Fiction Friday: Hard-Boiled Wonderland Review.

Today’s Novel review is Hard-Boiled Wonderland by Chris Morton. You can buy a copy here. This is another book review in collaboration with the folks behind Unreal Magazine, whose novella I reviewed a few weeks ago, which you can read here. This is probably one of the more entertaining and intriguing stories I’ve read in a while so let’s see what we have in store.

From zero to hero

Maggie Flycatcher had the most boring job in the world: watching lemon trees for days on end. However, he is invited to participate in a test flight of a top secret spaceship with a rag tag group of individuals each with their own secrets, histories, and motives. But when the robotic assistants end up malfunctioning and attempt to kill Flycatcher, he gets wrapped in a secret assassination plot he cannot escape from.

This is such a unique story that I managed to finish it within a week. It’s science fiction with a mix of thriller that blends nicely. Think Top Gun meets Blade Runner. It’s more character focused than others of its kind which usually dwell on the futuristic technology and the planetary advancement of space colonization, this story focuses on the relationship between the pilots. We hardly know of the government, the state of the Earth, the planets, but we don’t necessarily need to. All we know is that Alpha Planets exist, strange rocks that have been inhabited by interstellar expansion, and technology has advanced far enough that space travel is viable.

The characters all have a unique personality. The love triangle between Japanese woman Kitty and black politician “K” drives the core of the story. The mystery behind the virtulators and the advanced robots, as well as who is plotting their deaths. Each of them has a story to tell and plenty of backstory, which is unique for a large cast like this. The attention to detail for each of them and how often they’re featured is impressive. It wasn’t like one character just “exists.” The author really goes out of their way to tell everyone’s story.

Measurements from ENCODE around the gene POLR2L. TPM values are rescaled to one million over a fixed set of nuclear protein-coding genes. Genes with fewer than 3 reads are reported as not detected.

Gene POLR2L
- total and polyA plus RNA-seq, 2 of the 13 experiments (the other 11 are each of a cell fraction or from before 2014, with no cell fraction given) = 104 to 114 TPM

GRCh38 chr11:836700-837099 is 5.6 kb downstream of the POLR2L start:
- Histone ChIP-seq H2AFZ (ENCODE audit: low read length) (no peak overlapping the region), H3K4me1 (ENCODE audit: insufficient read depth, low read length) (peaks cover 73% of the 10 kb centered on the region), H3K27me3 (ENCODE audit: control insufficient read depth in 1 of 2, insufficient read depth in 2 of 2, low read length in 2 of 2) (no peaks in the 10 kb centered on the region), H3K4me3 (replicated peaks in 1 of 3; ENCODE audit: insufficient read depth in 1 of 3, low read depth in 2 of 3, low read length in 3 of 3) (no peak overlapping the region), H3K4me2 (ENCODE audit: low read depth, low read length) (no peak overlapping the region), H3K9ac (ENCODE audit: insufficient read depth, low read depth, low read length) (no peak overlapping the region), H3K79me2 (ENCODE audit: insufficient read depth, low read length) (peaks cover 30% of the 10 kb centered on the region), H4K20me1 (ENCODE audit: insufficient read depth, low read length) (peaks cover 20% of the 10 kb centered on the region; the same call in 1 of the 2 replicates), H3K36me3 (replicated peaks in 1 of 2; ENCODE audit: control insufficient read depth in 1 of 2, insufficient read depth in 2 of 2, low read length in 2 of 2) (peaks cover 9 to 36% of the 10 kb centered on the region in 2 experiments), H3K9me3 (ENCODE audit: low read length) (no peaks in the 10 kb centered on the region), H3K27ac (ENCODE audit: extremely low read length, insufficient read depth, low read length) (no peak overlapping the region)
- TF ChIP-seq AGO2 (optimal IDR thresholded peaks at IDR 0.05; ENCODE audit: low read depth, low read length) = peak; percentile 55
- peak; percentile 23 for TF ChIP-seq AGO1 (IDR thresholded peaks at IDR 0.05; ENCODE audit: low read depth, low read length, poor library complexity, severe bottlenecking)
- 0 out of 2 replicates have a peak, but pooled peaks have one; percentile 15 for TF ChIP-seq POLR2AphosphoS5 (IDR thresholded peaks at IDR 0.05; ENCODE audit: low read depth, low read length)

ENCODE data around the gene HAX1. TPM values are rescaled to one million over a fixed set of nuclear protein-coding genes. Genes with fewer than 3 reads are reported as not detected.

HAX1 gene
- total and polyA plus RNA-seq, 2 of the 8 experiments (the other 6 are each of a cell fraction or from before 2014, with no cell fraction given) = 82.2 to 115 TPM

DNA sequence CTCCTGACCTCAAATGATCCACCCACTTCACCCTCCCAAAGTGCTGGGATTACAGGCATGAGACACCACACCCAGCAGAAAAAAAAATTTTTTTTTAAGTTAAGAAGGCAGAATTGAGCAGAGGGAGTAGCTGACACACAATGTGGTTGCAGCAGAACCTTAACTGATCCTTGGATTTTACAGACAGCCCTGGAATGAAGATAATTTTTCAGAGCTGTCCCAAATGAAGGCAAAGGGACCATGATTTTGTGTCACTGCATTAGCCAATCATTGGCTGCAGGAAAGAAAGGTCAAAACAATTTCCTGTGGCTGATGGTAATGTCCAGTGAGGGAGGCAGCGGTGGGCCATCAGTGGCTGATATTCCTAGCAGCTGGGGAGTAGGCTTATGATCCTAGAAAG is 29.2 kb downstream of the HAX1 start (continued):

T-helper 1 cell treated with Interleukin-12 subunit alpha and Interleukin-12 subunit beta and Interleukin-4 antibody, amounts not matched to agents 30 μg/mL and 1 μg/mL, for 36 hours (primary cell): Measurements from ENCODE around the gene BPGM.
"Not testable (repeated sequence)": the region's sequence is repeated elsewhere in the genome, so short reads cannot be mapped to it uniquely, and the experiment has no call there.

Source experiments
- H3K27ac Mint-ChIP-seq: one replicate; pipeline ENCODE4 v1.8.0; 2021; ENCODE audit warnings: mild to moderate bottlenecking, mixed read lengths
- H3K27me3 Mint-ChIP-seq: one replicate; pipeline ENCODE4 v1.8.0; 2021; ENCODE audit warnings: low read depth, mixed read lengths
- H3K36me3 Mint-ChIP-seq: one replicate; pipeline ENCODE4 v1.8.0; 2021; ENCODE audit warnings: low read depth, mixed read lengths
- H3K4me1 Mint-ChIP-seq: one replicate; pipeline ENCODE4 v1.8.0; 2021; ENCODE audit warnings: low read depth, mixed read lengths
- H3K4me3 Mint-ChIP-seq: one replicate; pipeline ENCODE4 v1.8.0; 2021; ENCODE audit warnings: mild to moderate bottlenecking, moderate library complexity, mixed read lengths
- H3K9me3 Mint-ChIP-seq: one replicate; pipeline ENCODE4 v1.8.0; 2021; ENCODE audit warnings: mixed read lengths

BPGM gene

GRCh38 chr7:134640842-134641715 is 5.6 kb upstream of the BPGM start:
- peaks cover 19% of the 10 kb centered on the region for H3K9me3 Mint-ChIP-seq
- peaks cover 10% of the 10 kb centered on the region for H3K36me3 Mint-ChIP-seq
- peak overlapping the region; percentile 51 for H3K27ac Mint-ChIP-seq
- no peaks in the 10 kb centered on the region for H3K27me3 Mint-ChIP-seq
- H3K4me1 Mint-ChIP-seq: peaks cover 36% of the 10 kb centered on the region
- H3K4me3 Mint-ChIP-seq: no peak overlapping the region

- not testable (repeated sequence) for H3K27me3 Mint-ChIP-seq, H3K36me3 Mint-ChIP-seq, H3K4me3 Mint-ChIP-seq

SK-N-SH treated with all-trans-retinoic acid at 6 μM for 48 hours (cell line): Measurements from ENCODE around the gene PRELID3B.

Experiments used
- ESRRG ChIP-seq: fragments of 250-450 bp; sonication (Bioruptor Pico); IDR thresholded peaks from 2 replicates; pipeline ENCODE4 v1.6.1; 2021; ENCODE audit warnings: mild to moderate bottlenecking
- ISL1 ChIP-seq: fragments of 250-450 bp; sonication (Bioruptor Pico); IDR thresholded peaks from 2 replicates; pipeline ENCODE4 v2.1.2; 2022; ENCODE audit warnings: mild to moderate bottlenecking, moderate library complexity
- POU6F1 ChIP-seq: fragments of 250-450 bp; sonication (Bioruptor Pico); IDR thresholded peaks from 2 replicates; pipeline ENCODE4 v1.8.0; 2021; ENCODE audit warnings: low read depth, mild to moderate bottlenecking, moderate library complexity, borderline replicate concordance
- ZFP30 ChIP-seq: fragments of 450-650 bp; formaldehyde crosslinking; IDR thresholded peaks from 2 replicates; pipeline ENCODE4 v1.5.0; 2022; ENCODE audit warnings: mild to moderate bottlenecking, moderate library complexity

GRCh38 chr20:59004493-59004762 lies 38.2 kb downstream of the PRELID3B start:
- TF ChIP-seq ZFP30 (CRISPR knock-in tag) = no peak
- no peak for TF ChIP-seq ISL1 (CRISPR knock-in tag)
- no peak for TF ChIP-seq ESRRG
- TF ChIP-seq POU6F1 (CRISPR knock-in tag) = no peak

Flycatcher is entertaining to follow. He starts off joining an expedition to a planet full of beautiful women, only to land on an island with nothing like that and ends up leaving with his group in disappointment. Flycatcher is really bad at speaking to women like Kitty and K. He’s so awkward that he tries his hardest not to come across as creepy, but it’s clear he’s never spoken to a woman before. I mean, staring at lemon trees all day will do that I suppose.

The lemon tree backstory gives off a dystopian vibe too. Having such boring, monotinous work, virtual reality that controls everyone’s lives, killer robots, and people with too much to hide. It’s not the traditional “evil dictator hitler expy rules the world and puts citizens into hard oppression” but more “capitalism in space.” I kinda prefer those types of stories a bit more. Yes, Hitler was horrible and we have neo-nazis running all over, but it’s been so done to death that it’s become cliche. I want a more subtle take on my dystopia that’s not 1984, Hunger Games, Divergent, and so many others that have been blatant copycats. This is such a breath of fresh air for me.

I would definitely give this a read. It’s a very fresh take on sci-fi and contains plenty of mystery, intrigue, and thriller-type drama that isn’t as promoted as much as the usual content of science fiction. I would strongly recommend this book looking for anyone who wants a character-focused story with plenty of action and drama that doesn’t get tiring.

That’s all for today. Take care, and remember, the inn is always open.

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